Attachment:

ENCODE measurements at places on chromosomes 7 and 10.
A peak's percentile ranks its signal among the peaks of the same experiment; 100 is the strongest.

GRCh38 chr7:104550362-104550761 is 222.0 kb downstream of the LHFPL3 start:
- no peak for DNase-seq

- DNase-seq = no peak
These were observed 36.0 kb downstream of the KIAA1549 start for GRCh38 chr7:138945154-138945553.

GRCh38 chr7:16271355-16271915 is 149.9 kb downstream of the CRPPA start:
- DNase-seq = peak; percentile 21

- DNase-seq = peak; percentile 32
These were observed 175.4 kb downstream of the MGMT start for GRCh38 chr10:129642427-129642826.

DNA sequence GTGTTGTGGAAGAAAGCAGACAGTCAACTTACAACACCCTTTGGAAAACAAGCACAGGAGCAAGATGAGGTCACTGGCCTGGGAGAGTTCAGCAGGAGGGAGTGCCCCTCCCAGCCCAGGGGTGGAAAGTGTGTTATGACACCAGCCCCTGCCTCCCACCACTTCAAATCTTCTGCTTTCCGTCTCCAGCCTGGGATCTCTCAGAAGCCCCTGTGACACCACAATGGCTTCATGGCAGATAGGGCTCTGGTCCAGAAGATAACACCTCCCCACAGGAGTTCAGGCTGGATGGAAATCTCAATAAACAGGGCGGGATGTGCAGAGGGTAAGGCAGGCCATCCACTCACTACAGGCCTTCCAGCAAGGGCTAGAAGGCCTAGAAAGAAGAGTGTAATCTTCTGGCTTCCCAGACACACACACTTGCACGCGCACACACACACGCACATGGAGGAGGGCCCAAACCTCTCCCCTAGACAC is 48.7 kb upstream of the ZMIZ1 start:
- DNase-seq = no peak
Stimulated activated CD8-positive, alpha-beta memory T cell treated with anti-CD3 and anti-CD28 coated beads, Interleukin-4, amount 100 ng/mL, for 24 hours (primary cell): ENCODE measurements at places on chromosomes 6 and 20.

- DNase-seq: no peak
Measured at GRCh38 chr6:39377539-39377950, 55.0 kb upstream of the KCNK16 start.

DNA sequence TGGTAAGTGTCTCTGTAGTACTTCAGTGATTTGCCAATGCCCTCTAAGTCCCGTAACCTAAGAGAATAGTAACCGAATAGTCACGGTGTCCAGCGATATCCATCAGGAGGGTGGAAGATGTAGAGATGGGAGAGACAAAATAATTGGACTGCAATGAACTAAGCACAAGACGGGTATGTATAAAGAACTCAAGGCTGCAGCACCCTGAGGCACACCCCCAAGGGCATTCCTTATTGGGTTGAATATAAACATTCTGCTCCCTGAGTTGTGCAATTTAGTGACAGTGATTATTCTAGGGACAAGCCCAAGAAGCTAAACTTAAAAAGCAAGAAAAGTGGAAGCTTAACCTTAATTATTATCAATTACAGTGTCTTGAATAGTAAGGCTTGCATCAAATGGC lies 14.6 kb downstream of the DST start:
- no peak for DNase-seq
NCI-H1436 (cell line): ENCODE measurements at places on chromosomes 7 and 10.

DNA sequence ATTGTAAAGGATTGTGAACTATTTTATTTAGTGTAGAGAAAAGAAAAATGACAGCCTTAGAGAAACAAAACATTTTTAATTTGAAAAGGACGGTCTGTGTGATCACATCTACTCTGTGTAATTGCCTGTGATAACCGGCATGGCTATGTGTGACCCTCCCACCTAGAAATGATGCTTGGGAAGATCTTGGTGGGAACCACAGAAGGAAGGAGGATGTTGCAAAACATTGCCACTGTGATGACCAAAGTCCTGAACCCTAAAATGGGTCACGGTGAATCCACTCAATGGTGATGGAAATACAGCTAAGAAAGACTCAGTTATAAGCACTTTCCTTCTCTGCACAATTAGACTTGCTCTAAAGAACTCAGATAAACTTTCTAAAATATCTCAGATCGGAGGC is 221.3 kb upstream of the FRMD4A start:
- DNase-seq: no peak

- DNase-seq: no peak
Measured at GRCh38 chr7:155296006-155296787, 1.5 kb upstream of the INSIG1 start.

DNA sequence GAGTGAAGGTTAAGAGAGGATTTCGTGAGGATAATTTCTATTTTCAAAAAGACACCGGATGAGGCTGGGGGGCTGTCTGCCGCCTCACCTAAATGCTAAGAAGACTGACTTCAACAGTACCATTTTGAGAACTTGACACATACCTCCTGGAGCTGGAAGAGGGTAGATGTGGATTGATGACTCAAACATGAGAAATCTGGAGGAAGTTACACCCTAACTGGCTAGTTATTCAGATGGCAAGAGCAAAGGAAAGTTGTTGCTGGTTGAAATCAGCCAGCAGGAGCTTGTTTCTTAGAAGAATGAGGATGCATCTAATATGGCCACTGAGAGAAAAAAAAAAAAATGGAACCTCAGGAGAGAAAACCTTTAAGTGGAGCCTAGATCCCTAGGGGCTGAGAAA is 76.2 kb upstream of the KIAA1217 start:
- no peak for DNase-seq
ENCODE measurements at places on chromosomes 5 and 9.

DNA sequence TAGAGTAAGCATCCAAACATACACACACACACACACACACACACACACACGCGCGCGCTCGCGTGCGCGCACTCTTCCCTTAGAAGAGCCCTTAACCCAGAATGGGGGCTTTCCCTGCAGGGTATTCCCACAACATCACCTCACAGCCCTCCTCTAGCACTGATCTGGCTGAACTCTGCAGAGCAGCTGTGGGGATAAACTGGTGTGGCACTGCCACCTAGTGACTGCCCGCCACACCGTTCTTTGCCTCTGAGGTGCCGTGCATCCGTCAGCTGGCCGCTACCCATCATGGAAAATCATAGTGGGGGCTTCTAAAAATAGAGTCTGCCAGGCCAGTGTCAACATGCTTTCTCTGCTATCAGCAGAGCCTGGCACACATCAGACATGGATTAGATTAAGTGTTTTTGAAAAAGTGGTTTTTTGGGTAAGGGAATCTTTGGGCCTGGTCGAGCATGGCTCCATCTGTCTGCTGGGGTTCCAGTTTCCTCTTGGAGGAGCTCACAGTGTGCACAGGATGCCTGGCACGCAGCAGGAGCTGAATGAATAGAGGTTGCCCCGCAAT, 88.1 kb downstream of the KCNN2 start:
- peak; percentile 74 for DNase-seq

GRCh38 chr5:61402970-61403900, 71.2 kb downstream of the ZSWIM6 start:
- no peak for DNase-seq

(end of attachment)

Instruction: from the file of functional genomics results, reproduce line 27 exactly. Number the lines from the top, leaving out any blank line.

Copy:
- peak; percentile 74 for DNase-seq